Quote from: Danderman on 06/19/2021 06:01 amNote that Starlink faced a similar issue, and chose a deployable array, which is what is causing the problems for astronomers. AST arrays won’t face the Earth, which is good for astronomy.The side of the SpaceMobile sats that faces Earth will still reflect light, and these things are huge.
Note that Starlink faced a similar issue, and chose a deployable array, which is what is causing the problems for astronomers. AST arrays won’t face the Earth, which is good for astronomy.
Conversely, Starlink sats have steerable antennas.
Quote from: Danderman on 07/23/2021 03:11 amConversely, Starlink sats have steerable antennas.The steerable antennas on the Starlinks don't seem to be the main problem, those are not being shaded (although they were darkened at some point). It's the flat ESAs that are so reflective on Starlink. Size also matters a lot.
Did FAA actually give approval for a 693 sq ft antenna?
Quote from: Danderman on 08/24/2021 03:23 amDid FAA actually give approval for a 693 sq ft antenna?It would be FCC.edit: still pending 1059-EX-CN-2020
This is just for BW3 correct? They will have to go through this entire process again for the new bluebird satellites with a full constellation correct?
@gk_launch & @AST_SpaceMobile reach agreement on AST switch from GK's Soyuz to @SpaceX ride-share for BlueWalker3 tech-demo sat when GK's main customer, Korea's #Kari, could not deliver #CAS500-2 Earth obs sat in time. GK will keep $2.7M from AST & use it for future GK launch.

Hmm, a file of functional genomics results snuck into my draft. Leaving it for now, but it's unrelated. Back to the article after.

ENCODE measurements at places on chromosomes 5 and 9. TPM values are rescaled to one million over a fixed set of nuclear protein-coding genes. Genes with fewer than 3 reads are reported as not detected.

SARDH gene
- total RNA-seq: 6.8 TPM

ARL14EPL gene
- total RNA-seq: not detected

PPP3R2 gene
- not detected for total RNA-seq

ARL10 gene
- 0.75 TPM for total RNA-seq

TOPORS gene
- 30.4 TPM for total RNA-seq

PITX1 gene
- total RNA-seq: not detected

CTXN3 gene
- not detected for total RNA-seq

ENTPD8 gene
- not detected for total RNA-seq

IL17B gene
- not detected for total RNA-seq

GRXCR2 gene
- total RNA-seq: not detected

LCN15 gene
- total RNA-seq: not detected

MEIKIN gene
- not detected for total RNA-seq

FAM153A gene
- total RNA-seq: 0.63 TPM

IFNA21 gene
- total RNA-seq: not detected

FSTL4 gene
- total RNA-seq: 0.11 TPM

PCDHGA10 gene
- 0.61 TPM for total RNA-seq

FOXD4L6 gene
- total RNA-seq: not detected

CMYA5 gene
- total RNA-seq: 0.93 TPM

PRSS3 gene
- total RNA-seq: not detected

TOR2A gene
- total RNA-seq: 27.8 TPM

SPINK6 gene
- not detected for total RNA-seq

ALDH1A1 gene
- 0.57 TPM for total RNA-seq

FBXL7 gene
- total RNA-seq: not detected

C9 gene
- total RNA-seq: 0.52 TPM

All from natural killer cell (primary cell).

On April 1, 2019, we launched our first test satellite, BlueWalker 1 (“BW1”), which was used to validate our satellite to cellular architecture and was capable of managing communications delays from LEO orbit and the effects of doppler in a satellite to ground cellular environment using the 4G-LTE protocol. We are currently assembling, integrating, and testing the satellite componentry required for our BlueWalker 3 (“BW3”) test satellite. As of September 30, 2021, we have incurred approximately $56.7 million of capitalized costs (including non-recurring engineering) relating to the BW3 test satellite and expect to incur an additional $10.0 to $12.0 million (including non-recurring engineering) to bring this project to completion. The BW3 test satellite will be using SpaceX as a launch services provider. The current available launch window with SpaceX runs from March 2022 through April 2022. However, the exact timing of such launch is contingent on a number of factors, including satisfactory and timely completion of construction and testing of BW3 test satellite. We have the option to select an alternate launch window if we deliver a rebooking notice to SpaceX by December 1, 2021 and pay a rebooking fee. While we have not yet determined if we will provide such rebooking notice and select an alternate mission and launch window, at this time we believe it is likely that we may elect to do so to provide additional time for BW3 testing and final launch preparation. If we exercise the option to rebook, we plan to target a BW3 launch within months of the original launch window; however, any alternate launch window would be subject to mutual agreement and coordination with SpaceX.We are also in the development and design process of our first constellation phase of 20 satellites (the “BB1 Satellites”). We are currently planning our first commercial satellite launches for the BB1 Satellites to begin during the last quarter of 2022 and continue during the first two or potentially three quarters of 2023. This first phase of satellites is expected to provide satellite coverage in the 49 Equatorial countries, representing a total population of approximately 1.6 billion people, with 20 satellites. We currently plan to achieve full global mobile coverage after the completion of the launches required to deploy an additional 90 satellites which we are targeting to begin launching during the last quarter of 2023 and continue during 2024, assuming the first phase is successfully completed in the anticipated time frame. Assuming we are able to substantially achieve full global mobile coverage, we currently are planning to begin the launches required to deploy an additional 58 satellites with multiple input multiple output (“MIMO”) capabilities beginning in the fourth quarter of 2024 through the third quarter of 2025. While this represents our current planning, our launch plans and timelines are subject to numerous factors, many of which are beyond our control, including, manufacturing timelines and our ability to successfully contract with launch providers that can accommodate the technical specifications of our BB1 Satellites, proposed orbits and resulting satellite coverage, and proposed launch timing and costs and other factors which could impact the determination of launch providers.